It's about that ever present "time vs. quality vs. speed = cost" equation. The quality part of the equation usually goes up if you produce in a larger market, because of talent level expected from talent (whether it be actors and musicians, or production and post). The local rates of the talent involved in completing the project tend to be higher in larger markets because of skill level. The distribution costs may be more, because of talent agreements.

Those rates for talent across the board are usually higher for the same reasons a smaller market's rate are lower - cost of living expenses and basic supply and demand.

If the client expects a "national quality level" spot, it means certain things like color grading are a given. Custom music will cost more than canned music - but it can make the spot memorable. The best actors and musicians in large markets don't charge union scale, that's just their minimum rate.

Because of supply and demand, some things cost more in larger markets and some things cost less.

The final cost to the client is still based on how much it costs me to do it and how much I need to charge to cover those expenses and still make a reasonable profit. While the final profit may be more in actual dollars, my markup on costs (percentage-wise) isn't.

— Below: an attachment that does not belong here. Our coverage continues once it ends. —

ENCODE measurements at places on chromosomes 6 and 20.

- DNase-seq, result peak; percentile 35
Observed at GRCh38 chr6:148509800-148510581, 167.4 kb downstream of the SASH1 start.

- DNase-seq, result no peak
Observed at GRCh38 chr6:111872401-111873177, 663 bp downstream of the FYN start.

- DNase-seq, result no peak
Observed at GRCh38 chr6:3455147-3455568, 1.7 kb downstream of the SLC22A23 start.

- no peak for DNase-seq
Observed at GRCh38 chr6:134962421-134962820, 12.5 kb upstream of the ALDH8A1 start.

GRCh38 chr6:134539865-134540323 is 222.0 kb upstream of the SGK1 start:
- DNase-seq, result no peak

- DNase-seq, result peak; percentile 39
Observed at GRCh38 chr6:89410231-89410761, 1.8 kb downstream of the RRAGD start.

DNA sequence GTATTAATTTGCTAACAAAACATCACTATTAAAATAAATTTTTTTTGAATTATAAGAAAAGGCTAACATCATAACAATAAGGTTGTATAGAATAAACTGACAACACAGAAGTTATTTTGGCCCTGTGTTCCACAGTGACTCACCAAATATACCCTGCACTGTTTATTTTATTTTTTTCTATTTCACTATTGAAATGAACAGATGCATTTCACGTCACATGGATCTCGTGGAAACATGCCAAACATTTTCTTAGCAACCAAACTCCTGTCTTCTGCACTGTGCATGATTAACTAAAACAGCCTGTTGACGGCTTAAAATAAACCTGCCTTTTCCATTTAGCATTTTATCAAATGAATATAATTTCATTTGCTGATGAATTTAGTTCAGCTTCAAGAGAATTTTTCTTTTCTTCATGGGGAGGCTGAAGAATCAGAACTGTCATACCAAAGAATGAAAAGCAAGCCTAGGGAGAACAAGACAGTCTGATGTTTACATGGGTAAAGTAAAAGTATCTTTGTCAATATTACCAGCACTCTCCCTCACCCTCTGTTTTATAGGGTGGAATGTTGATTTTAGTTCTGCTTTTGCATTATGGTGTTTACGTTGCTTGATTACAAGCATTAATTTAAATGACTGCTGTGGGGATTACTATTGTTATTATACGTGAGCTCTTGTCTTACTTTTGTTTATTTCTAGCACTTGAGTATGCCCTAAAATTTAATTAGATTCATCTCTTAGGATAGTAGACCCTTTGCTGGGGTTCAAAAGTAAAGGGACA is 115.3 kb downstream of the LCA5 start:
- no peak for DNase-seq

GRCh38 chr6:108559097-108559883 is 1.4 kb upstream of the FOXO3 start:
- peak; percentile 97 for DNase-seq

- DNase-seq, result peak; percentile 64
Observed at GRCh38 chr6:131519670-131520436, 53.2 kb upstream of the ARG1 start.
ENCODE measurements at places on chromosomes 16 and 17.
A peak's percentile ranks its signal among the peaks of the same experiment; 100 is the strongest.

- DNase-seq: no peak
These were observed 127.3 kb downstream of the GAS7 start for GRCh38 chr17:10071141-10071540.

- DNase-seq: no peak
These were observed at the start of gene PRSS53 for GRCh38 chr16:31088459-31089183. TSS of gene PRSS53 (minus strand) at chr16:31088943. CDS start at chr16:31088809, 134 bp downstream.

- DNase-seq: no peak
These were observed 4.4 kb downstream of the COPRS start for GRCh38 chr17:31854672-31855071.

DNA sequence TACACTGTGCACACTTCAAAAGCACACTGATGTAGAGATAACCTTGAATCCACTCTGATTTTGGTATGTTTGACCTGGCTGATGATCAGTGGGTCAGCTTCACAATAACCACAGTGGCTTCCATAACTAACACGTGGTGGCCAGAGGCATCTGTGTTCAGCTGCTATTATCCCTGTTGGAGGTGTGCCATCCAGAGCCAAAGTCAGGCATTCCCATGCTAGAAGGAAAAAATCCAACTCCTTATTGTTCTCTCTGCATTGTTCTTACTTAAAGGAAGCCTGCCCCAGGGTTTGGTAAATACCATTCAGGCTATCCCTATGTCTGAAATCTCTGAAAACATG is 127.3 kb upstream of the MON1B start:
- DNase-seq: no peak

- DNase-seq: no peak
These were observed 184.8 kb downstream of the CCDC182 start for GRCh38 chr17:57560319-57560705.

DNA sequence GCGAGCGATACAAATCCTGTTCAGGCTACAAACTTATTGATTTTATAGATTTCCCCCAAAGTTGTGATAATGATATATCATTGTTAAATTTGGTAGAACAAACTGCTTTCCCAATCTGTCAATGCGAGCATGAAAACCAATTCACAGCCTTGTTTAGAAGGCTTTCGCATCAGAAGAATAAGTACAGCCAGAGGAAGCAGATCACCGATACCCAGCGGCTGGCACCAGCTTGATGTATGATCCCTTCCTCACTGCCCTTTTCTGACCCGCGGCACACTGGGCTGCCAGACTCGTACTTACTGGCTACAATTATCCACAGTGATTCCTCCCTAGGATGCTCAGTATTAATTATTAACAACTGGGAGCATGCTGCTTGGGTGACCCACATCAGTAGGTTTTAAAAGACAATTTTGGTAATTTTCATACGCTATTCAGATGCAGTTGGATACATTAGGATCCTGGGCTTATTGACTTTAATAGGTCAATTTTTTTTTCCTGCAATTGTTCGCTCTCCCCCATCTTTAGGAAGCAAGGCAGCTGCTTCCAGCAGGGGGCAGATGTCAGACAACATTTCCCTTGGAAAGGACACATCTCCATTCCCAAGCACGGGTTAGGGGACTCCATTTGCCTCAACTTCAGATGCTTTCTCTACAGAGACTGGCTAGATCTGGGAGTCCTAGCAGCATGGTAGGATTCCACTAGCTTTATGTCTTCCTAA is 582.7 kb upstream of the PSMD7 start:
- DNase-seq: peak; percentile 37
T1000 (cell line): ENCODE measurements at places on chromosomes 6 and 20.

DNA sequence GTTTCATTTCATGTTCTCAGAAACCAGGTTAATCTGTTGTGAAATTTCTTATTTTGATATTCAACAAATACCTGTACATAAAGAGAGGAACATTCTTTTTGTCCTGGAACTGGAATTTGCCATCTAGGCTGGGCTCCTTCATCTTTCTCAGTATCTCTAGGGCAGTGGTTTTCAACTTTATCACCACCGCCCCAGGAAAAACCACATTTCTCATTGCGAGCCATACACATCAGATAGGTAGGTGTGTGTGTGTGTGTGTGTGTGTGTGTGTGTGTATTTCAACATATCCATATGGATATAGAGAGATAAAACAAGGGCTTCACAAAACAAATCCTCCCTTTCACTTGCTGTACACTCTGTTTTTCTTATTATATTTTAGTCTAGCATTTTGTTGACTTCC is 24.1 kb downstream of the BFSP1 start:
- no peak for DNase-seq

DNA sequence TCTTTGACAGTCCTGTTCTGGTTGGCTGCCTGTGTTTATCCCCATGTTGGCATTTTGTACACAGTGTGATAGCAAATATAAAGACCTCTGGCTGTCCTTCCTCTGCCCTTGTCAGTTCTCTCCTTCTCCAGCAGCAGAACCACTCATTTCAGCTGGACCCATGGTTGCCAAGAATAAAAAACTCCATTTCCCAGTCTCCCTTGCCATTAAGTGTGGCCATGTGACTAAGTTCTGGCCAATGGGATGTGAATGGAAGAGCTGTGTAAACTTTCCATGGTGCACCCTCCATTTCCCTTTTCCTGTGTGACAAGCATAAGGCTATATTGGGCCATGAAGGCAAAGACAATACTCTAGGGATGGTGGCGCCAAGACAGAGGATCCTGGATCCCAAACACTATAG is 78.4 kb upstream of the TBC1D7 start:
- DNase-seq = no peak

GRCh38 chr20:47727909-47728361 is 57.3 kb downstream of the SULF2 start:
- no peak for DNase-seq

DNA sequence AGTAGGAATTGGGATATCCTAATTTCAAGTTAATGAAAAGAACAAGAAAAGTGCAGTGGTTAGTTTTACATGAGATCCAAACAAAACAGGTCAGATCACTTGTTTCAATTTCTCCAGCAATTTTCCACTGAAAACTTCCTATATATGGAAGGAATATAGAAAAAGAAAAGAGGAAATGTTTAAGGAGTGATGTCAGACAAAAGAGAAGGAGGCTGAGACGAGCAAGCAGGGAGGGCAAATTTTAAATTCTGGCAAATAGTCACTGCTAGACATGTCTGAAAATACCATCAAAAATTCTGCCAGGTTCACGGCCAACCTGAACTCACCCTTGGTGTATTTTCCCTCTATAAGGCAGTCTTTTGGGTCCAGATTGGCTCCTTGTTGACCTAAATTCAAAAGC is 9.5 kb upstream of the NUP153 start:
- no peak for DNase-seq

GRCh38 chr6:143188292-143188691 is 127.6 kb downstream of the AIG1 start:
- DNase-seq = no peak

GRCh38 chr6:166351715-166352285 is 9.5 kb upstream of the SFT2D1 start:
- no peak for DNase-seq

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grinner hesterRe: larger audience, larger rates?
by on May 4, 2008 at 9:03:44 pm

My rate is based on my experience, talent and creativity and is charged by the hour. How many hours I spend of my time is what determines the invoice. I only need to know how the end product is used so I know what kind of master to make. How many see it is not a care of mine.

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Brett FrameRe: larger audience, larger rates?
by on May 4, 2008 at 10:09:06 pm

Thanks for the insight.

I guess as we have dealt with photographers, jingle artist, talent, etc we have seen their rates go up depending on what the use is for. If it's local... it's rate A, regional... rate B, etc. I think a great edit job or motion graphic can have as much value to a piece as a great photo does. It would be nice if our rates adjusted as well. But...